Photo Essay: Guatemalan Wartime Victims Exhumed From Former Military Base Return to Pambach

December 2, 2013 James Rodríguez 0

On Friday November 22nd, 2013, members of the Guatemalan Forensic Anthropology Foundation (FAFG) returned the skeletal remains of six positively identified male wartime victims to their appropriate families in the Poqomchi’ Mayan hamlet of Pambach, 38 kilometers from Cobán. All six men were taken by the army after a military incursion to the village on June 3rd, 1982, during the de facto government of Efraín Ríos Montt, and were never seen again.


“There is No Amnesty for These Crimes”: Guatemalan Massacre Survivor Anselmo Roldán Kicks Off U.S. Speaking Tour

As Guatemalan courts deliberate on whether or not to grant amnesty to former dictator Efraín Ríos Montt for crimes committed during his 1982-1983 “presidency” which he assumed after a military coup, Anselmo Roldán, a massacre survivor from La Libertad, Huehuetenango is traversing the U.S. in search of solidarity for the victims of Guatemala’s armed internal conflict. One of the organizations at the forefront of the struggle for peace and to end impunity has been the Association for Justice and Reconciliation (AJR), a community group of which Anselmo is the current President.


Conflict Over Proposed Dam Flares Up in Guatemala

October 10, 2013 Kelsey Alford-Jones 0

On September 28, community leader Mynor López was walking by the church in Santa Cruz Barillas, Huehuetenango, when he was suddenly seized by men dressed in civilian clothing, taken in a pickup to a waiting military helicopter, and flown to Guatemala City. The response of the population was both immediate and massive. In communities across the region residents took to the streets in peaceful protest, blockading highways and demanding Mynor’s release.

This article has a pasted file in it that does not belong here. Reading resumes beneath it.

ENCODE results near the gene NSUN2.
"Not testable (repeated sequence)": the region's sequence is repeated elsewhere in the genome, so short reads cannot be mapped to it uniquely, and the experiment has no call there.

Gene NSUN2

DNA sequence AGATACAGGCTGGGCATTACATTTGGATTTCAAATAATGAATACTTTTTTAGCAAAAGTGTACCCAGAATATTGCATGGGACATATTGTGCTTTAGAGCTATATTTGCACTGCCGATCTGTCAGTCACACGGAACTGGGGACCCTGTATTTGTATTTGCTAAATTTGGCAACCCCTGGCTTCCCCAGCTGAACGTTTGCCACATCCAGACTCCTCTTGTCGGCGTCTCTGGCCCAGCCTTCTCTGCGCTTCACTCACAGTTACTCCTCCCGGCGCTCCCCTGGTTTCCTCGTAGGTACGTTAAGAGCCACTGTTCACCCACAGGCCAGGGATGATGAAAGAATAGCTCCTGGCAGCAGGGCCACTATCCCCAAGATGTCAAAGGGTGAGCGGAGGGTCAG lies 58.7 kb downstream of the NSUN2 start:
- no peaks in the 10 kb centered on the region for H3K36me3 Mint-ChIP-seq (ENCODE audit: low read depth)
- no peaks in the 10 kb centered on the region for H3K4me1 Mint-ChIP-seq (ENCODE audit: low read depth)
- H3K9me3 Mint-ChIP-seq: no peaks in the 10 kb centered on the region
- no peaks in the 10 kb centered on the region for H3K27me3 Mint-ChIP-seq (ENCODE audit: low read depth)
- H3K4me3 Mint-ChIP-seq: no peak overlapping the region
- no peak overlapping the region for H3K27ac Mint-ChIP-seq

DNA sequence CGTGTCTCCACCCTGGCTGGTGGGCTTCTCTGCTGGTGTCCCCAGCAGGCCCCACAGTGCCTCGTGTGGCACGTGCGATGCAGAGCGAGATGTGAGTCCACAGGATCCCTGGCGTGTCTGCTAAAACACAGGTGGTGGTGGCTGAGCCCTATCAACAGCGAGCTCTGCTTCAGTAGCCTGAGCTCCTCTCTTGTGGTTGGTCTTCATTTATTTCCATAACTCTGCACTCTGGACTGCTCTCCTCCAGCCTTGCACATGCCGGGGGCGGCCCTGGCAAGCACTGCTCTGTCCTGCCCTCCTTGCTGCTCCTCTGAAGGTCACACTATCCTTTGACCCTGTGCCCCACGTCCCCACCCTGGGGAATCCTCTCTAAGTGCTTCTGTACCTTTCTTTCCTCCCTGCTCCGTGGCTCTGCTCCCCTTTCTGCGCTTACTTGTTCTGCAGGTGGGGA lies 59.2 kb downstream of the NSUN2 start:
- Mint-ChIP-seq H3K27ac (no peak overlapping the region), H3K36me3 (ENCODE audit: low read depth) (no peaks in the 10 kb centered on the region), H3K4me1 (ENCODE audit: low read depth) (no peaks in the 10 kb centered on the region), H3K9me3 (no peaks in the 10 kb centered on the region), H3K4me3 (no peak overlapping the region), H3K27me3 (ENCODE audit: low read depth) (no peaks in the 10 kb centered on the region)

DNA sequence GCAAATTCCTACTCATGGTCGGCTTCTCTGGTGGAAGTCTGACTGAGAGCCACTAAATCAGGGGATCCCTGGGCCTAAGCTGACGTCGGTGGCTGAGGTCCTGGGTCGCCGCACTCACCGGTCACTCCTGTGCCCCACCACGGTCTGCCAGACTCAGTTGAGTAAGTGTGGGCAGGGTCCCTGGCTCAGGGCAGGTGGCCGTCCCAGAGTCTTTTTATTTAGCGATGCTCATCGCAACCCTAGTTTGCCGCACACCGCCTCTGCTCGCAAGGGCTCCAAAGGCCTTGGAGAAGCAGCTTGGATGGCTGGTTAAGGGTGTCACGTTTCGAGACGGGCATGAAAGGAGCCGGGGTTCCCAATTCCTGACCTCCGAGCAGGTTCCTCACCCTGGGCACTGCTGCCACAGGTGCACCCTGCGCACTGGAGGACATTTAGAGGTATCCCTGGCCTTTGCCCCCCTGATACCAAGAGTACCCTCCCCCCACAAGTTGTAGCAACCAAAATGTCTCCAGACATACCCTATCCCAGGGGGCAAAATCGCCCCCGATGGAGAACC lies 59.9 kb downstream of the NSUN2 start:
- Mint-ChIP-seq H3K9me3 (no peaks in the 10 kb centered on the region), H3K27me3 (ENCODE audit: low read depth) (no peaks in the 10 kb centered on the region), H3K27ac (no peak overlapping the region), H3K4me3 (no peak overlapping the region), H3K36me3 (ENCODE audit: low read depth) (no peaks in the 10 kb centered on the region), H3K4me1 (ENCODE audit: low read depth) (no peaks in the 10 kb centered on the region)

Guatemala: The Deported Return

October 2, 2013 James Rodríguez 0

Marvin Castillo, 29, from Chiantla, Huehuetenango, waits in line before registering at the Migration Office in Guatemala City’s La Aurora Airport after having been deported from the United States. Marvin declares: “I already spent four years in Cincinnati from 2003 to 2007, but I got deported. My wife and kids are with my in-laws here in Chiantla. I was held for two months in a Texas detention center this time. The gringos treat us like animals, but I will have to try again at some point as there is no work here, and I did not even finish my primary education.”


A New Era for Guatemala’s Indigenous Peoples?

August 28, 2013 Stacey Gomez 0

Indigenous representatives gathered from across the country on August 9 in a local school in the municipality of Totonicapán demanding that the state honor their rights to self determination. This event, convened by the 48 Cantones of Totonicapán, was one of 25 acts of protest nationwide, including road blockades at strategic points throughout the country marking International Day of the World’s Indigenous Peoples.


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Militarization of Law Enforcement in Guatemala

July 25, 2013 Just the Facts Blog 0

In March 2012, UN High Commissioner for Human Rights Navanethem Pillay expressed concern about “reports of an increased use of the military in law-enforcement functions.” She stressed that any such participation should only be in a “police support capacity without diverting resources from the police”; must be “subject to civilian direction and control”; and needed to be “limited in time and scope.” Since then, it appears little has improved.



Guatemala: La Puya’s Celebration of Life, Peace, and Defense of the Earth

July 16, 2013 Alexandra Pedersen 0

On Sunday, in a celebration of life, peace and defense of the earth, community members from La Puya joined together beside the central market of San José del Golfo in support of the peaceful struggle for dignity, water and future generations. This gathering was organized shortly after a press release denouncing the murder of Ajau Suret and the most recent intimidation of Oqueli Veliz.


The Struggle Continues for Justice for Genocide in Guatemala

May 23, 2013 Grahame Russell 0

This article is about people suffering, surviving and living in the aftermath of the genocides in Guatemala, and how they keep their sights on truth and justice, beyond the cruelty and oppression that so devastated them.  It includes a short story about a tenacious and collective struggle of red ants in Chichipate, Guatemala.


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